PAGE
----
National Television Standards Committee. The color television standard for North America (adopted by the FCC for use in the United States) and parts of South America and Asia having 525 lines/60 Hz (60 Hz refresh). Two fields per frame and 30 frames per second. NTSC is also jokingly referred to as "Never Twice The Same Color." The NTSC system for color television was established in late 1953. As it was set out on paper, it was a theoretical, all electronic system based on a solid science assembled by the Commission International de l'Eclairage, CIE, the International Commission on Illumination, in 1931.

NTSC To RGB Decoder
Our color television system starts out with three channels of information, red, green, and blue. These three separate pieces of information are then encoded onto a single channel of video information called a composite NTSC video signal. In order to display the information contained in the NTSC composite signal it must be decoded, deriving the red, green, and blue signals needed to drive the color display. Every TV set that is capable of accepting a composite or S-Video signal must have a decoder built in. Adjusting the Color and Tint controls calibrates the decoding process. See Decoder.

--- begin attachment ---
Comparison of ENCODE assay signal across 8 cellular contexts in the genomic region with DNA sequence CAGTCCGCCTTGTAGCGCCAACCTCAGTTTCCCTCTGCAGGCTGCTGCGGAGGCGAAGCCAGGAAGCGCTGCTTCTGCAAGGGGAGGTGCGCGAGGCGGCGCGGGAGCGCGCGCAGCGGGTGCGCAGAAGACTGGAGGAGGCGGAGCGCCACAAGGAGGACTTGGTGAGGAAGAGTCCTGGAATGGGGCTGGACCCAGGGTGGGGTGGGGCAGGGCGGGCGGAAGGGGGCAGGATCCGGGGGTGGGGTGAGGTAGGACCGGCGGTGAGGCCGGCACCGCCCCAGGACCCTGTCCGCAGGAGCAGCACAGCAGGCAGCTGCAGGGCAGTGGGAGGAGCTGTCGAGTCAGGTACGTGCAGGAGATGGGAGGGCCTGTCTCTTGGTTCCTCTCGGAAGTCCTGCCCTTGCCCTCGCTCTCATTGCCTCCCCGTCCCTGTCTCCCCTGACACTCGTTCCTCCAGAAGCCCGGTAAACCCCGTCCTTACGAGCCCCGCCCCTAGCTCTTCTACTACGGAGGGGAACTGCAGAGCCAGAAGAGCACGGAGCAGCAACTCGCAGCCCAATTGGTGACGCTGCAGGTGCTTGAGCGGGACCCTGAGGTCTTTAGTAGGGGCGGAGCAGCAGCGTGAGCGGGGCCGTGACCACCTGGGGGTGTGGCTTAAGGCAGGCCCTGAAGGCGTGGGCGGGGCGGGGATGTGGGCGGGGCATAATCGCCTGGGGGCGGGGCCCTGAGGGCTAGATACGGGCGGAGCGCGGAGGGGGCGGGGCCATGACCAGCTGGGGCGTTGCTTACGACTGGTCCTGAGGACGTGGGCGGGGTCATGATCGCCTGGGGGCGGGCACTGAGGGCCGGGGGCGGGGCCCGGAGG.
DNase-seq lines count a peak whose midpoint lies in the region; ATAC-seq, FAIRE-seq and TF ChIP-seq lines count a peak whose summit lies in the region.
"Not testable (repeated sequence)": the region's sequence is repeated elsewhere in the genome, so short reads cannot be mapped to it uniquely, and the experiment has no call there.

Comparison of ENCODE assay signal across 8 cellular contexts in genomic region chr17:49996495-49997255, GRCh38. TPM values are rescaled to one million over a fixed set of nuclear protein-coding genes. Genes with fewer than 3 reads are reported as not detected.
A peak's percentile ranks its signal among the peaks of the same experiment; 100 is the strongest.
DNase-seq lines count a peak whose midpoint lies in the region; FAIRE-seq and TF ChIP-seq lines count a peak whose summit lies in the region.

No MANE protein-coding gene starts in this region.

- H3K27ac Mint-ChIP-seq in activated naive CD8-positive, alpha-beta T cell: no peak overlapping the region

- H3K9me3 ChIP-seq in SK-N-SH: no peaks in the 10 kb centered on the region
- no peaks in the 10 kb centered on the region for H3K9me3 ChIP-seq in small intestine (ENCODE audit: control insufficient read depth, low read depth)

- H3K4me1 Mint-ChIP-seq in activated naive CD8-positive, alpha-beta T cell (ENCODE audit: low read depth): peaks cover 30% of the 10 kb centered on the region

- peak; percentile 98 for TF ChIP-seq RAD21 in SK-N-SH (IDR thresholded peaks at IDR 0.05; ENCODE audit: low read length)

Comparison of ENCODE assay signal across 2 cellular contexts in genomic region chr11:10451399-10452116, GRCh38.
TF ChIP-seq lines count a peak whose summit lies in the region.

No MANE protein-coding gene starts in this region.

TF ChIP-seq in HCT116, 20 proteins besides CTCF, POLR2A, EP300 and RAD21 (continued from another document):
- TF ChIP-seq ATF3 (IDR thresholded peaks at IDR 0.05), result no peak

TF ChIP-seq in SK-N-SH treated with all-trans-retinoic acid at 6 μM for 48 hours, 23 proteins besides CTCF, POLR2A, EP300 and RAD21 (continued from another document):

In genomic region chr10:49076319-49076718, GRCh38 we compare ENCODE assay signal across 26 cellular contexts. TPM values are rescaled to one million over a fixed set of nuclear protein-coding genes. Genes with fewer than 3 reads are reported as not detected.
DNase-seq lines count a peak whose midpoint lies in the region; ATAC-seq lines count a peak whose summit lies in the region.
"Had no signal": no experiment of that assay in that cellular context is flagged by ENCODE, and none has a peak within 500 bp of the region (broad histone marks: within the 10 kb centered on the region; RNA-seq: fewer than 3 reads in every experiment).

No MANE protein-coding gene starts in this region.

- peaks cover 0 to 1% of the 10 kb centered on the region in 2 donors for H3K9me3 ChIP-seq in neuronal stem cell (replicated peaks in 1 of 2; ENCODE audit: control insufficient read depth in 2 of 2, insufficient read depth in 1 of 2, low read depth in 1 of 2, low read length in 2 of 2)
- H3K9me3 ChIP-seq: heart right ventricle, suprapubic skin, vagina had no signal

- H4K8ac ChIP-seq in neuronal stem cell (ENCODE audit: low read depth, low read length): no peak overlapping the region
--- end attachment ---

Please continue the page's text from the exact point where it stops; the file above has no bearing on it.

Number Of Pixels
This applies to display devices with individually addressable elements for picture resolution. The LCD, Digital Micromirror Device and Plasma display all fall into this category. The higher the pixel count, the better the resolution capability of the display device. A minimum of 640 by 480 is required to properly display any NTSC sourced signal. The number increases to 800 by 600 for the PAL system and at least 1280 by 720 for any high resolution 1.78:1 aspect ratio picture. The best possible quality for a given array will be obtained when the input matches the display device. Playing an NTSC source on an 800 by 600 display would require a scaling of the video or using only 640 by 480 of the elements. Scaling often doesn't stand up to projection.

Number Of Speakers
Indicates the number of speakers found on a particular television set. Obviously, for people that do not plan to hook-up or attach additional external speakers, more is better.